Daily Sun News: Better, not bigger’ tour makes stop
Bill Bryant, left, and Mark Miloscia pause in Sunnyside during their campaigns for state office.
April 9, 2016
SUNNYSIDE — A former Yakima Valley fruit exporter and a one-time King County Democrat are pushing for more government accountability.
Bill Bryant, formerly of Yakima County, is running for governor this fall. He is teaming up with Mark Miloscia, a candidate for state auditor, for what they call the “better not bigger government” tour.
Yesterday the two Republicans visited The Daily Sun News office.
“We’ve bumped into each other on the campaign trail and we’re saying remarkably similar things,” Bryant said of his partnership with Miloscia, a former Democrat who represents the 30th District in the state Senate. He previously served seven terms in the House.
Their common message is “zero-based budgeting.”
Bryant, a Port of Seattle commissioner, explains, “It’s really about focusing on results.”
They are calling for state agencies to be more accountable in how they are meeting their objectives.
Miloscia, 57, used the example of homelessness.
“Homelessness is down in the state but it’s up 18 percent in King County,’ he said, noting state agencies focus on spending rather than the “… root causes of homelessness.”
Bryant adds, “Too often we measure compassion by how much money we’re spending, not how many people we’re removing from the streets.”
If elected, they pledge to work together, providing a team approach to improving government efficiency. That includes agencies such as the Department of Natural Resources, which they note is seeing a drop in timber revenues and an increase in serious wildfires on its properties.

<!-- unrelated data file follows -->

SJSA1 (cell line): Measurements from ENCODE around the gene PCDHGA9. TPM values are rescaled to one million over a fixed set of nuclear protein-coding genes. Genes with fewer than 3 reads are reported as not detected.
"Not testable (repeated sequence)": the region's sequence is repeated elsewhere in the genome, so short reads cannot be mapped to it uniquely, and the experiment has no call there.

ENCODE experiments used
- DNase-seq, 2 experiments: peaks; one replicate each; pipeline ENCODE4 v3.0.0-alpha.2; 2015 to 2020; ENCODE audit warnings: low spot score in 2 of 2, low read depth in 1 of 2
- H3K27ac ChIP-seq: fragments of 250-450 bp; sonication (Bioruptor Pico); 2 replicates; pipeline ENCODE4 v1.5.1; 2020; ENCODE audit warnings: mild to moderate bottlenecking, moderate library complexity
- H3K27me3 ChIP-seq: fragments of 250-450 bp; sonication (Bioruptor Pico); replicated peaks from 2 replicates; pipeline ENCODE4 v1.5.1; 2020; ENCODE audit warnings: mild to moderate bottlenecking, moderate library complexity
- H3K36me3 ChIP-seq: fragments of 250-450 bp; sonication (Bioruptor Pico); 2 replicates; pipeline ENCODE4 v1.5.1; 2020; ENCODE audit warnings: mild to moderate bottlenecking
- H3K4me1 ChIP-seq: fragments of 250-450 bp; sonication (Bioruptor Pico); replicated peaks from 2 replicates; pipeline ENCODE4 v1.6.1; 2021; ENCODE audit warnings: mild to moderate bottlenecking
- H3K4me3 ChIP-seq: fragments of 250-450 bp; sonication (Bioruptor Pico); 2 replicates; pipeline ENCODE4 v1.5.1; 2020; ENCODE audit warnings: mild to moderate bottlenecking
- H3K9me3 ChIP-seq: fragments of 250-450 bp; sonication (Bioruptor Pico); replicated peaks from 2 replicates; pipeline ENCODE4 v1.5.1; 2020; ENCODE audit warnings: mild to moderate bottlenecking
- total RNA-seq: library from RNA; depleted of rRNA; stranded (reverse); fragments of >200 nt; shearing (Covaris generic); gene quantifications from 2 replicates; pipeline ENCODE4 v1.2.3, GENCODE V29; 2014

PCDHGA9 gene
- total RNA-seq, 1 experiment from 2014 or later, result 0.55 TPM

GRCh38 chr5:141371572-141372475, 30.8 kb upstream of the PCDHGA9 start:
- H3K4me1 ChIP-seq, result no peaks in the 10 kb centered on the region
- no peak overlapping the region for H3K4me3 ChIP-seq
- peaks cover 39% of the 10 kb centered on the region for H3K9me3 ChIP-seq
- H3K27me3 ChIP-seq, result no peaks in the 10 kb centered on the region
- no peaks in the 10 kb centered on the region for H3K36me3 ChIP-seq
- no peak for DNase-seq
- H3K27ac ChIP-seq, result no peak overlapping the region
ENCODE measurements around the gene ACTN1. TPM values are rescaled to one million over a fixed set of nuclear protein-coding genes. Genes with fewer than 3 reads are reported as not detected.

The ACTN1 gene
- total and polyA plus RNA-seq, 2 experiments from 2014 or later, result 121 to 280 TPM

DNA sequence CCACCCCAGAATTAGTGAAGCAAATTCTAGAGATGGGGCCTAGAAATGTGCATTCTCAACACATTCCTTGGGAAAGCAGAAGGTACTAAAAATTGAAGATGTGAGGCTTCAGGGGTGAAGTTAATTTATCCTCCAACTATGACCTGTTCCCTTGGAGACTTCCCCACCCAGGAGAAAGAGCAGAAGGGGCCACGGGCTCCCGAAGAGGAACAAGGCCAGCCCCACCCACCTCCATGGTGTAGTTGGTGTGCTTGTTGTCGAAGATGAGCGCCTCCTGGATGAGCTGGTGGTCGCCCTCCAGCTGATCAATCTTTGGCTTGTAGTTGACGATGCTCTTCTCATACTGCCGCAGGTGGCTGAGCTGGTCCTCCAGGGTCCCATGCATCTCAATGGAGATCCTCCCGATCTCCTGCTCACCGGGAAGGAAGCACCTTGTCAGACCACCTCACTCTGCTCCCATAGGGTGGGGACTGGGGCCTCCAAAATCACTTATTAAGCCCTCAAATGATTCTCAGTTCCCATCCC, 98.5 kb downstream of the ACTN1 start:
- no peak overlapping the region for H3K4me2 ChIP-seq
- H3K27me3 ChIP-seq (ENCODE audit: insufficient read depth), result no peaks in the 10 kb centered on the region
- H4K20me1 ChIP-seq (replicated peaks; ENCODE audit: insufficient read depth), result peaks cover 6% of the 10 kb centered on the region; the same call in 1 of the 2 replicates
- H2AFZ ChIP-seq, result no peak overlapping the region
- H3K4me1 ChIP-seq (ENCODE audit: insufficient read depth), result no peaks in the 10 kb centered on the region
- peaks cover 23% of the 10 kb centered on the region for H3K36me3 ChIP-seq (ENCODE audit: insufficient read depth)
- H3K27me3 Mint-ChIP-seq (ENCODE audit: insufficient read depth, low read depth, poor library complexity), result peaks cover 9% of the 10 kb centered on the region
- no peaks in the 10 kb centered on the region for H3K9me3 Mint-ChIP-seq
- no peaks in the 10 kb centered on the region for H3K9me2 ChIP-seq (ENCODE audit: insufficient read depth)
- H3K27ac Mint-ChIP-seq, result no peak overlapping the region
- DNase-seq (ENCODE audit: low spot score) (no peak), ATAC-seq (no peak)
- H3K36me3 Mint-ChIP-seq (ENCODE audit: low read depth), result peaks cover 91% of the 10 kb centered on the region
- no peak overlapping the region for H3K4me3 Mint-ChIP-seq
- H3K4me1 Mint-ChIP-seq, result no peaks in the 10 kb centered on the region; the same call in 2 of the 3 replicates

Gov. Jay Inslee’s campaign did not respond to a request for comment on government accountability.
However, his office staff noted the administration’s website at results.wa.gov. The site tracks progress towards meeting Inslee’s goals and measuring results.
In a wide-ranging discussion, Bryant, 54, said he is working on a plan to address education, his top priority.
He plans to formally announce a plan “…in a few weeks,” and said he is working with legislative and education leaders both in this state and nationwide.
The goal, he said, is to apply best practices to paying for education.
“How we fund education now is more convoluted than in other states,” Bryant said.
The state Supreme Court in 2012 ruled legislators were not meeting the state’s basic constitutional obligation to fund education equally for all children.
A Democrat for more than 20 years, Miloscia said he switched to the Republican party in 2014 because the GOP was more in step with his views.
“Democrats became hostile,” he said. “I felt like the party left me.”
Before moving on to continue his whistle-stop tour, Bryant encouraged Yakima County residents to vote this fall.
Though King County has a bigger population base, he said Eastern Washington can make a difference this November by increasing its voter turnout.
“Two-thirds of this state is outside of King County,” he said. “The difference is people in King County vote.”
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